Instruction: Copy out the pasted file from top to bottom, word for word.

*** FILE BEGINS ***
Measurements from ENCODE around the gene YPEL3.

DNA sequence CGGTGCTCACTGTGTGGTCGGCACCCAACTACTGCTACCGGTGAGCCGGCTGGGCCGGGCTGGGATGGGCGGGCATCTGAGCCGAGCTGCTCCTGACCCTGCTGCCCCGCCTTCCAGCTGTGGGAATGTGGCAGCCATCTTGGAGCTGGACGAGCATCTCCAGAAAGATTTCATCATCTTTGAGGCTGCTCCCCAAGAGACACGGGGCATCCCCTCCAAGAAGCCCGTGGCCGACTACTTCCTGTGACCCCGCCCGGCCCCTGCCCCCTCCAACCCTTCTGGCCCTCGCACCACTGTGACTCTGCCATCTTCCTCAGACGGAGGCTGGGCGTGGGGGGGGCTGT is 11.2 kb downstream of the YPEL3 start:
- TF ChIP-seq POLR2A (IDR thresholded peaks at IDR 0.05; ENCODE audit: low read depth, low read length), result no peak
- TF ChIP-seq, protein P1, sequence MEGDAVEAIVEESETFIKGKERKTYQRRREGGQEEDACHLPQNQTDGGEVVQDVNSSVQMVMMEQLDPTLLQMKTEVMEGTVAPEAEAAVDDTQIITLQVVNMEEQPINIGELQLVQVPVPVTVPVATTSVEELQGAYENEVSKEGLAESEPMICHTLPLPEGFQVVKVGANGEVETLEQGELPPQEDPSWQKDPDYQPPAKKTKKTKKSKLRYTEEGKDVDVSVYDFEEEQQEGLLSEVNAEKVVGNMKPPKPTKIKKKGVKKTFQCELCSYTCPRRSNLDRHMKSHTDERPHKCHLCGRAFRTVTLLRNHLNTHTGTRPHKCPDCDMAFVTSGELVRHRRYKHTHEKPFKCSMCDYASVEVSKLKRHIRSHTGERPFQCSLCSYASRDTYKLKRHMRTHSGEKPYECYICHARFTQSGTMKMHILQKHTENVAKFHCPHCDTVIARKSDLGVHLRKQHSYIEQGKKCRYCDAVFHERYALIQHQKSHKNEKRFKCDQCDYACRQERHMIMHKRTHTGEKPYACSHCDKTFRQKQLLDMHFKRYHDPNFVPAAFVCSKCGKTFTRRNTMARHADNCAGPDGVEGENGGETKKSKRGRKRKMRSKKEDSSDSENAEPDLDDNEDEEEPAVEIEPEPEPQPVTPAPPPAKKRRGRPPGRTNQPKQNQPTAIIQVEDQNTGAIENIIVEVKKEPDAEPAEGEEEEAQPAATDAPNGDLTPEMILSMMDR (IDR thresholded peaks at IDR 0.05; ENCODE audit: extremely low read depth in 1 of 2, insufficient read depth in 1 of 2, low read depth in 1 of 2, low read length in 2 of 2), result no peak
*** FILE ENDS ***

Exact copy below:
Measurements from ENCODE around the gene YPEL3.

DNA sequence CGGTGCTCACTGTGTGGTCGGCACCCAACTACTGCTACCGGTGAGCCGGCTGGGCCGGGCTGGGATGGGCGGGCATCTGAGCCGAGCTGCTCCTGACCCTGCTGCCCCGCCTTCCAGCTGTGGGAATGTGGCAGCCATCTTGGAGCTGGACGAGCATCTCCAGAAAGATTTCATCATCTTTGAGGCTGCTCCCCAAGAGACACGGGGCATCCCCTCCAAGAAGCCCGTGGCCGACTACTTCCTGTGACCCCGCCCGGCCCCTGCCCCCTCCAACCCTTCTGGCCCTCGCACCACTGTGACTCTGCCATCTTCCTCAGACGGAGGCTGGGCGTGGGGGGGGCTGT is 11.2 kb downstream of the YPEL3 start:
- TF ChIP-seq POLR2A (IDR thresholded peaks at IDR 0.05; ENCODE audit: low read depth, low read length), result no peak
- TF ChIP-seq, protein P1, sequence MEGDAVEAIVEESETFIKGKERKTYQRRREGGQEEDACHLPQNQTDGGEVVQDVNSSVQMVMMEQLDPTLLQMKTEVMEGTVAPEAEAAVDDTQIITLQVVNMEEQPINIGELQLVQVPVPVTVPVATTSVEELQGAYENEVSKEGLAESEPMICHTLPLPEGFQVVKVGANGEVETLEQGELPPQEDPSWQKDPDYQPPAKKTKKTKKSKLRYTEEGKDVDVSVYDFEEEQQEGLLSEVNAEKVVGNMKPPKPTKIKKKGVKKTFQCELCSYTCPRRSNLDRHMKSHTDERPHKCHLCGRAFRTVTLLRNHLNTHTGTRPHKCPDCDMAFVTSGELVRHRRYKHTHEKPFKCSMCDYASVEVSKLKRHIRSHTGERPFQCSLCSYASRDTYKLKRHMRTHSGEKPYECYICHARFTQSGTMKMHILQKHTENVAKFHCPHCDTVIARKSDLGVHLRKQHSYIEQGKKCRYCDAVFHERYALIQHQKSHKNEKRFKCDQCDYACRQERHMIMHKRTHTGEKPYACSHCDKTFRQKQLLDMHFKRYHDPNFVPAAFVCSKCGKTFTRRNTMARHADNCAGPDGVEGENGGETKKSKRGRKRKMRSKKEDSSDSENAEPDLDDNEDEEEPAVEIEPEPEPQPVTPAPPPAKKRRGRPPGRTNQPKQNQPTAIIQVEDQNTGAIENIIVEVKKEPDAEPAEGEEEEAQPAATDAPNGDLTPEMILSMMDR (IDR thresholded peaks at IDR 0.05; ENCODE audit: extremely low read depth in 1 of 2, insufficient read depth in 1 of 2, low read depth in 1 of 2, low read length in 2 of 2), result no peak